Often people are not aware they are becoming addicted to something. It typically does not happen overnight, and there are also many cases where you are told something is healthy or beneficial for you to consume or do, which can also lead to addiction.

Myth: Your friends and family will be disappointed in you.

Often, friends and family want what is best for you. Taking a step forward in your life and seeking help in a difficult situation is something that should be celebrated and praised.

Having people in your life who want the best for you should not look at help as a negative. Instead, it should be seen as a positive.

People in your life will not look at you differently if you seek help. Instead, they may appreciate the fact that you are taking steps to get better and ensure nothing like this happens again in the future.

Myth: Treatment facilities are expensive.

While facilities may seem costly upfront, there are options available for financial assistance to make it more affordable. There are multiple ways to receive help paying for treatment services such as insurance coverage or government-subsidized programs.

It should never be too late to start over and turn around your health just because of money issues when other avenues exist to determine how one can afford rehab services without going broke from doing so. Getting clean could save an individual’s life.

Speak with the Cardinal Recovery team today to learn more about the financial options available for you.

Myth: Treatment centers will be boring.

While treatment facilities may seem mundane at first, treatment centers have several activities scheduled every day to keep patients engaged. Oftentimes, staff and clients are working on projects together and participating in different events that will allow an individual to work through their issues while feeling accomplished for doing so.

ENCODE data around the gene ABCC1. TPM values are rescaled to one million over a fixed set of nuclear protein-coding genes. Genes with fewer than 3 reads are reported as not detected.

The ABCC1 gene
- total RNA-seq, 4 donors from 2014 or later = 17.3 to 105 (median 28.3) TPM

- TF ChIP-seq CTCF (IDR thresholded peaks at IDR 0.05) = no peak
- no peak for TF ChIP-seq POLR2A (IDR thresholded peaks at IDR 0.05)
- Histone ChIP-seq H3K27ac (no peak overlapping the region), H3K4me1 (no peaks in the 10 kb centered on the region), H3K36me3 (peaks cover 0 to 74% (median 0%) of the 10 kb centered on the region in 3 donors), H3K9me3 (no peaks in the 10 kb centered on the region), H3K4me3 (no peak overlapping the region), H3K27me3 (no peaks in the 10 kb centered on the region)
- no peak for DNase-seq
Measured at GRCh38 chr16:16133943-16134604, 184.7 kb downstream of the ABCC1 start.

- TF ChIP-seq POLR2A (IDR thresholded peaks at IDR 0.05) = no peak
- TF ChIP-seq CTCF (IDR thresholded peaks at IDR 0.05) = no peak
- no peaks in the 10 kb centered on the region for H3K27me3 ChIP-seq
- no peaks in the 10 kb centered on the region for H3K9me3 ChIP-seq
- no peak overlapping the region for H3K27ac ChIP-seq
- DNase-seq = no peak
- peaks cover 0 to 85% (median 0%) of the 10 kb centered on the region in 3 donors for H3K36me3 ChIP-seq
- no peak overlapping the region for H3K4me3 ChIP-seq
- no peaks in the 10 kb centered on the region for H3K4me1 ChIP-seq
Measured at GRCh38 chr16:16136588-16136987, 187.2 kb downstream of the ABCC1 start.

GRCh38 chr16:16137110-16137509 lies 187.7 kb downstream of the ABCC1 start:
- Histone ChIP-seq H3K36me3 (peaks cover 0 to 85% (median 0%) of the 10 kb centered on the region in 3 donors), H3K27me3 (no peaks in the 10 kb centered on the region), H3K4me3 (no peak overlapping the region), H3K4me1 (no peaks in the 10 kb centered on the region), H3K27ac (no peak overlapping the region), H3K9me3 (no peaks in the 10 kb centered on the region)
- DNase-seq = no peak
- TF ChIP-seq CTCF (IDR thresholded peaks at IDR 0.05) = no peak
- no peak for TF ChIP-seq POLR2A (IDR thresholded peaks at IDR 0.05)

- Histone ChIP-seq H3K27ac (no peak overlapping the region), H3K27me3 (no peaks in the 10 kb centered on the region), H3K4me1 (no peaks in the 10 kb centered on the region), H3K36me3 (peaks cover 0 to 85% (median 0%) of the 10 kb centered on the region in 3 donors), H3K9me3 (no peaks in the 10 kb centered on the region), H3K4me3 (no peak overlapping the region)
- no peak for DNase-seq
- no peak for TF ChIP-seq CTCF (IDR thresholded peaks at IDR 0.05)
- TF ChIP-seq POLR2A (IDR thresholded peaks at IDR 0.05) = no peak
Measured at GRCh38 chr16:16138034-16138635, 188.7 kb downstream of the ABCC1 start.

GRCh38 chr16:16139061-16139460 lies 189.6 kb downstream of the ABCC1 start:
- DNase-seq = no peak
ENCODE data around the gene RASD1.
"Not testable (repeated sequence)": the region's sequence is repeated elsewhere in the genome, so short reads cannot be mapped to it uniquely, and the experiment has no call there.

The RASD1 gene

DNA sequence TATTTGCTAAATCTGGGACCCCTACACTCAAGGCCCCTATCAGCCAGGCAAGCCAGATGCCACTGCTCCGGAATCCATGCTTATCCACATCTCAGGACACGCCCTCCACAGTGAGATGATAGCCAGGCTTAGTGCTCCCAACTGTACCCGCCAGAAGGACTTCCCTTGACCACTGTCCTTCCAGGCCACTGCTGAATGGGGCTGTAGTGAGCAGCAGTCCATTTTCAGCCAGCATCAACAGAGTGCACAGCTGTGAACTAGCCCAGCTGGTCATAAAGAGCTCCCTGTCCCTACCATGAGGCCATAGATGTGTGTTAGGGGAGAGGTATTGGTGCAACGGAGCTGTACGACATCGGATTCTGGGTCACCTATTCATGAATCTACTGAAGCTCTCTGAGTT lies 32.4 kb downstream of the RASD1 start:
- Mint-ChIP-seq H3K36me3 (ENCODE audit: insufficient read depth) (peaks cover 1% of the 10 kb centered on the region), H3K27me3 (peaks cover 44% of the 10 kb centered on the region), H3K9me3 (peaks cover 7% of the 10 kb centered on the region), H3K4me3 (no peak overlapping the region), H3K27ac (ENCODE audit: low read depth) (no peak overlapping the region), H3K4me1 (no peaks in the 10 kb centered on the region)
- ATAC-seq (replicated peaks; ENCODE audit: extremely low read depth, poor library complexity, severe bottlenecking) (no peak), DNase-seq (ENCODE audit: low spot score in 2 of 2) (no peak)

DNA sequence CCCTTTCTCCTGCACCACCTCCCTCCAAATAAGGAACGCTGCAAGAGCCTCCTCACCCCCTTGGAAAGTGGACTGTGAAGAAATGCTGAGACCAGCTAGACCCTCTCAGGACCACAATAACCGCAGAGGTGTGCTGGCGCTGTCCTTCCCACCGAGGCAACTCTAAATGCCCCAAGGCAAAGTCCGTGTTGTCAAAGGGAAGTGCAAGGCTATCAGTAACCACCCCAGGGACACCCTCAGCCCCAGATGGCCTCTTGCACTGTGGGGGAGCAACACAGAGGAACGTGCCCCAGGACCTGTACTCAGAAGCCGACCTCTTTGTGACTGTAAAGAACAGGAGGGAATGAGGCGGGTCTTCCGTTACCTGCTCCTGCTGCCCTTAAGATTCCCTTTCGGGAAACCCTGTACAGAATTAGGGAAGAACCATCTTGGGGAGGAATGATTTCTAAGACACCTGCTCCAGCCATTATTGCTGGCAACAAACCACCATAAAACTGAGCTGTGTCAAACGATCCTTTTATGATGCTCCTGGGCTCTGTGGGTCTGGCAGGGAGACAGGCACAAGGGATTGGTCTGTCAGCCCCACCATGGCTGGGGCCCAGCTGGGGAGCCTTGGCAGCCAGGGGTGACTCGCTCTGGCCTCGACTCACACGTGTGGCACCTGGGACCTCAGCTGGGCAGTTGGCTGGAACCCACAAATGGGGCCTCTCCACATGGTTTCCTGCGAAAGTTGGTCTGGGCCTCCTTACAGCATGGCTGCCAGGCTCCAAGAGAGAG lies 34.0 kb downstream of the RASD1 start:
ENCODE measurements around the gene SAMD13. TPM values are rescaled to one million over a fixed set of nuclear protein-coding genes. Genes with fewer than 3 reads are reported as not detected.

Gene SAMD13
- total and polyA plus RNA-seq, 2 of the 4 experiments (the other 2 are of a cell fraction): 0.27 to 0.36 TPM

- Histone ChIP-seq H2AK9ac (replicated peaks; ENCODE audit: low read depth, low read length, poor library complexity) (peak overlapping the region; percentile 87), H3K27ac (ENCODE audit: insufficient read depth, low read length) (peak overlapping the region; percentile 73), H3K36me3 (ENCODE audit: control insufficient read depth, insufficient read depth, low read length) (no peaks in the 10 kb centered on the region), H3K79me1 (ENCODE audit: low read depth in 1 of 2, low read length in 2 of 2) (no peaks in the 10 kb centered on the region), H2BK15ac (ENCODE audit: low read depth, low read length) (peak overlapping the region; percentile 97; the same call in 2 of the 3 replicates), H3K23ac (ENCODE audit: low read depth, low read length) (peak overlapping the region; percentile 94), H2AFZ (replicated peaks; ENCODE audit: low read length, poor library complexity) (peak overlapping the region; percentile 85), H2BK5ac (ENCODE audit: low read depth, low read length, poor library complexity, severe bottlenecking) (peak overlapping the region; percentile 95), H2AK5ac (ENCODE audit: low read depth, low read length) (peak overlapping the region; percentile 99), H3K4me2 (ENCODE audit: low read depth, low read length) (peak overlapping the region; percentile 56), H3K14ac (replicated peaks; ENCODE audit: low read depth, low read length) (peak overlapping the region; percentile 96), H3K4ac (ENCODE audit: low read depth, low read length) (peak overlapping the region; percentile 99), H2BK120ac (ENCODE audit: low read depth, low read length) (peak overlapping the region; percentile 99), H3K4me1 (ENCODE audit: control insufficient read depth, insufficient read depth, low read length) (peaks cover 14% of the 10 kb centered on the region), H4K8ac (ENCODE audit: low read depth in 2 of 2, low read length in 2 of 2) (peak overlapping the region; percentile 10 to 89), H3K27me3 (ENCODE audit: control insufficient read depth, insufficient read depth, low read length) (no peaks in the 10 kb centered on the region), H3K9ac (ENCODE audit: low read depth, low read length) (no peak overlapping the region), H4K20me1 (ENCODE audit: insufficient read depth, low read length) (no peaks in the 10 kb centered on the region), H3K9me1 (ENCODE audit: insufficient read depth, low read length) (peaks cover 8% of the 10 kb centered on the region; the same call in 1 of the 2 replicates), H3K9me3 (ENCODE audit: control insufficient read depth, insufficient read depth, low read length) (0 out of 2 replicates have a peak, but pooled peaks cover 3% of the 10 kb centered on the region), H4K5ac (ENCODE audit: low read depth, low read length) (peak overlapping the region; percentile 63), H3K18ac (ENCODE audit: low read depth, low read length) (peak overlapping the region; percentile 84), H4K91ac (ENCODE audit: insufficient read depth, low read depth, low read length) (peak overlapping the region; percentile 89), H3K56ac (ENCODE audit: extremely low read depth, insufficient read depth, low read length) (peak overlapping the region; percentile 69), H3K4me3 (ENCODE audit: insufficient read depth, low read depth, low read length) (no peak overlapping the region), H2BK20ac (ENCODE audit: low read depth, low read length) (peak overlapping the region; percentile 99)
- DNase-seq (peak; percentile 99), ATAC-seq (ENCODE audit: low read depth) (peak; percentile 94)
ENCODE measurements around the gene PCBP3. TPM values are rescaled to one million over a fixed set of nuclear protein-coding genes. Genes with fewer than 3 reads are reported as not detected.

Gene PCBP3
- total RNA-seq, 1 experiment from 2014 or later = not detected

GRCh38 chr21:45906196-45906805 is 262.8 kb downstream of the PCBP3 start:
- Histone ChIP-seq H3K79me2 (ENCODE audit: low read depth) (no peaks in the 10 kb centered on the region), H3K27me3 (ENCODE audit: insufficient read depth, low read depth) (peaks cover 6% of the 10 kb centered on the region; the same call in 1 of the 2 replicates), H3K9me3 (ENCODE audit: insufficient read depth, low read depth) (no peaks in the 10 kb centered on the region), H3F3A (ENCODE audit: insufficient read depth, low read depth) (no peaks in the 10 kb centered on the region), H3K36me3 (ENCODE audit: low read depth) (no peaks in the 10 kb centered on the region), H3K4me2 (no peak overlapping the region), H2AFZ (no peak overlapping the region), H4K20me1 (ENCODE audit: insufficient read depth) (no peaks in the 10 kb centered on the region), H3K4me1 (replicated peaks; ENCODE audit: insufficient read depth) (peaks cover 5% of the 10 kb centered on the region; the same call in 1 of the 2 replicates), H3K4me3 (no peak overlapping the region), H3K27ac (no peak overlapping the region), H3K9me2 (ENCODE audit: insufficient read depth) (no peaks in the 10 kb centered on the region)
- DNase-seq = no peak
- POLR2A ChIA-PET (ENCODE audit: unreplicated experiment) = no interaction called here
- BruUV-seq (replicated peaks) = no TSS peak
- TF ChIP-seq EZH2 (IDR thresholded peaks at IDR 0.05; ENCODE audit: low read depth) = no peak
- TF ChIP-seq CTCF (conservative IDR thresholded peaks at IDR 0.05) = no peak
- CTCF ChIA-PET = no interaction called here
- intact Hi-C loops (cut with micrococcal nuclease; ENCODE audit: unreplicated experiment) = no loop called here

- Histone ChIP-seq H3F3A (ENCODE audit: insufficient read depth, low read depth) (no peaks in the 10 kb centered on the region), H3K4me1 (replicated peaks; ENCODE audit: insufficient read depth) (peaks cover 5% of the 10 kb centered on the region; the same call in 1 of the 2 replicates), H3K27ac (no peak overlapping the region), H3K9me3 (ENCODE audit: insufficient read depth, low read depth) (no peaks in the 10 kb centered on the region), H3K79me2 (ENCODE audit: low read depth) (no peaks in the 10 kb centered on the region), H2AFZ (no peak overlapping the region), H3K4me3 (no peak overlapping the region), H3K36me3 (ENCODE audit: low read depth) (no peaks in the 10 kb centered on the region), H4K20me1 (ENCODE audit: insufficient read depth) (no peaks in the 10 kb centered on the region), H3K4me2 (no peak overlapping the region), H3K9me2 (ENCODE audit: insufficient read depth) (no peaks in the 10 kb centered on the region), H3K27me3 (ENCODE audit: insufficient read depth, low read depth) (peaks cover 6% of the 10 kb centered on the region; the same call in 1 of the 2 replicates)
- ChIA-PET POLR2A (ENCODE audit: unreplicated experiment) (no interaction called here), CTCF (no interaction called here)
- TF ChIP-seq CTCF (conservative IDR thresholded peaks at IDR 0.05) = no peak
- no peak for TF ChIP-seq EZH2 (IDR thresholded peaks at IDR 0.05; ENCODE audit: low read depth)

Treatment facilities should not feel like punishment, but rather an opportunity to grow from your past experiences and learn new skills that can be implemented into one’s life once leaving treatment services. It is also important never to underestimate the power of peer support.

Myth: Addiction treatment facilities are only for people with severe addictions.

Rehab is for anyone who has a substance problem and wants to receive services that can help them grow from this issue.

There are many different types of addiction, which means there are also various treatment options available depending on the severity of one’s issues.

Often people have an idea in their head about what rehab looks like or where they think it will take place without actually being informed as to what programs exist specifically for specific needs/issues/concerns.

It goes back to research before jumping into anything too quickly when you do not know exactly what you could be signing up for or getting yourself into if money does not allow access otherwise. 

Myth: I will lose my job if I get treatment.

Getting treatment does not have to mean quitting your job or taking time off. There are several ways someone can receive support for this issue without losing their jobs, so it is important never to overlook options for you not to take a step backward if possible.

In the United States, employers are also entitled to the Family Medical Leave Act (FMLA)1https://www.dol.gov/agencies/whd/fmla. The FMLA helps you preserve your job if you want to take a leave of absence for medical reasons. It also allows you up to 12 weeks of unpaid time off each year without risking your work termination.

Furthermore, the FMLA requires that your employer continue to provide you with your existing group health insurance coverage during your leave. Because substance use disorder is a qualifying medical condition, under law, your employer must keep your job available to you when you take FMLA.

If you are looking for assistance finding the correct information on how to best contact or notify an employer of taking time off work in order to get treatment, contact Cardinal Recovery today and our team can help you through the process.

Myth: Withdrawal Is Going To Be Painful.

Although withdrawal symptoms can be painful, it is important not to let this fear deter you from getting treatment. Many different medications can help with these side effects, so if someone feels nervous about what might happen during their process, they should speak up and ask for guidance on how to deal with potential issues properly.